Iain Murray is best known for his monumental biographies of men like Martin Lloyd-Jones and Jonathan Edwards. He manages to get a grip on the reader and pull you through even dense biographical content with ease. His works about church history are also illuminating and equally compelling.
In Revival and Revivalism he gives an account of the amazing resurgence of religious fervor that was gripping Virginia. One line jumped out at me. It comes from a letter written to someone back in England. It’s dated September 10th 1776, and outlines many of the amazing things happening in the churches and communities. Toward the end of the letter I read this fascinating sentence, “The unhappy disputes between England and her colonies, which just before had engrossed all our conversation, seemed now in most companies to be forgot, while things of far greater importance lay so near the heart”.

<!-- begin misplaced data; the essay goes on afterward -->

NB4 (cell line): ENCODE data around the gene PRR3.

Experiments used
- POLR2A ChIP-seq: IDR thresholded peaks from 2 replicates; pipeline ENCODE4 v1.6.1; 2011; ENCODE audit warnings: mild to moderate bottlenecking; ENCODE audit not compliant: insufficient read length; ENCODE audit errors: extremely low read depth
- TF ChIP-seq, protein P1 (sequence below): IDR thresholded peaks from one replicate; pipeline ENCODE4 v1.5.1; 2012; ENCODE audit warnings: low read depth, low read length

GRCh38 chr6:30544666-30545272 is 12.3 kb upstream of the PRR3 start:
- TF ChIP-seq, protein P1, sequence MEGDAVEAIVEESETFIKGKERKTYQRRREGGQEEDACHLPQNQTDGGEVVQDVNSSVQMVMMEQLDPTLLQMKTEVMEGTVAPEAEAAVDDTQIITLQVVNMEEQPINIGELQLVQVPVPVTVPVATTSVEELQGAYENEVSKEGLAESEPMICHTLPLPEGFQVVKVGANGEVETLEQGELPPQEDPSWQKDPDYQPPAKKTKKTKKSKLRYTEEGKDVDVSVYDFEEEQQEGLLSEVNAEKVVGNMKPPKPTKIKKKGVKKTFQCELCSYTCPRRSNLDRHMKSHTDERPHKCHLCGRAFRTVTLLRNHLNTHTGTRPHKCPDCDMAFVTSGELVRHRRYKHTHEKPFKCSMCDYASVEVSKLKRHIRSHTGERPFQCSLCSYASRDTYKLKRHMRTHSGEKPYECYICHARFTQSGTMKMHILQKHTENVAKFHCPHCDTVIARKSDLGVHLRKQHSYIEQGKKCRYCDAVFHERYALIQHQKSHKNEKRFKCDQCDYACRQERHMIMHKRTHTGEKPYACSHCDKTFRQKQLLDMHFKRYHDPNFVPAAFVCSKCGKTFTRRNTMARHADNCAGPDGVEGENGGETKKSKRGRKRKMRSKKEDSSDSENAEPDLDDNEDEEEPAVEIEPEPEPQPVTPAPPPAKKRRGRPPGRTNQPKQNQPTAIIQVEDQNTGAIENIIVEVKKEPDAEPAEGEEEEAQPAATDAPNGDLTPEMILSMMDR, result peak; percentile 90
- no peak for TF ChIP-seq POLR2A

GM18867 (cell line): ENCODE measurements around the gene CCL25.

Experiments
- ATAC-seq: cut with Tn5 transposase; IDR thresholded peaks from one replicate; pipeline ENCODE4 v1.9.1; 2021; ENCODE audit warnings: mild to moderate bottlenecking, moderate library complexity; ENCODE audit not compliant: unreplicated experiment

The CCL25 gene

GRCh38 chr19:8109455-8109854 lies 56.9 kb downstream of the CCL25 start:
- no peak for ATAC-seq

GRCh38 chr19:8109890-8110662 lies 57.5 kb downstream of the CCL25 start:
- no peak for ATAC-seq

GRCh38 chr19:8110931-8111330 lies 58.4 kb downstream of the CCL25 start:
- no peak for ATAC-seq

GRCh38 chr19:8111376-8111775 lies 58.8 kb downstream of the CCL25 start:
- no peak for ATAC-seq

That is such a remarkable statement given the political climate of the day. Of course politics had engrossed everyones conversation. The people were at war. The “unhappy disputes between England and her colonies” included the signing of the Declaration of Independence just 2 months earlier! If ever there was just cause for political enthusiasm, it was then. The stakes were as high as they could be, and the future of the nation (a small collection of colonies really) was literally being shaped at that moment.
Surely you would excuse even the church for being obsessed with what was going to happen next. However, something even greater got ahold of everyone. What could possibly have the power to occupy the minds of people and turn their attention and conversation away from the political theatre? The answer is the gospel. The answer is true revival. The effect of the gospel on people was so marvelous that it made all the other noise pale in comparison. It’s helpful to remember that there are things of eternal significance that are of far greater importance than the upcoming election.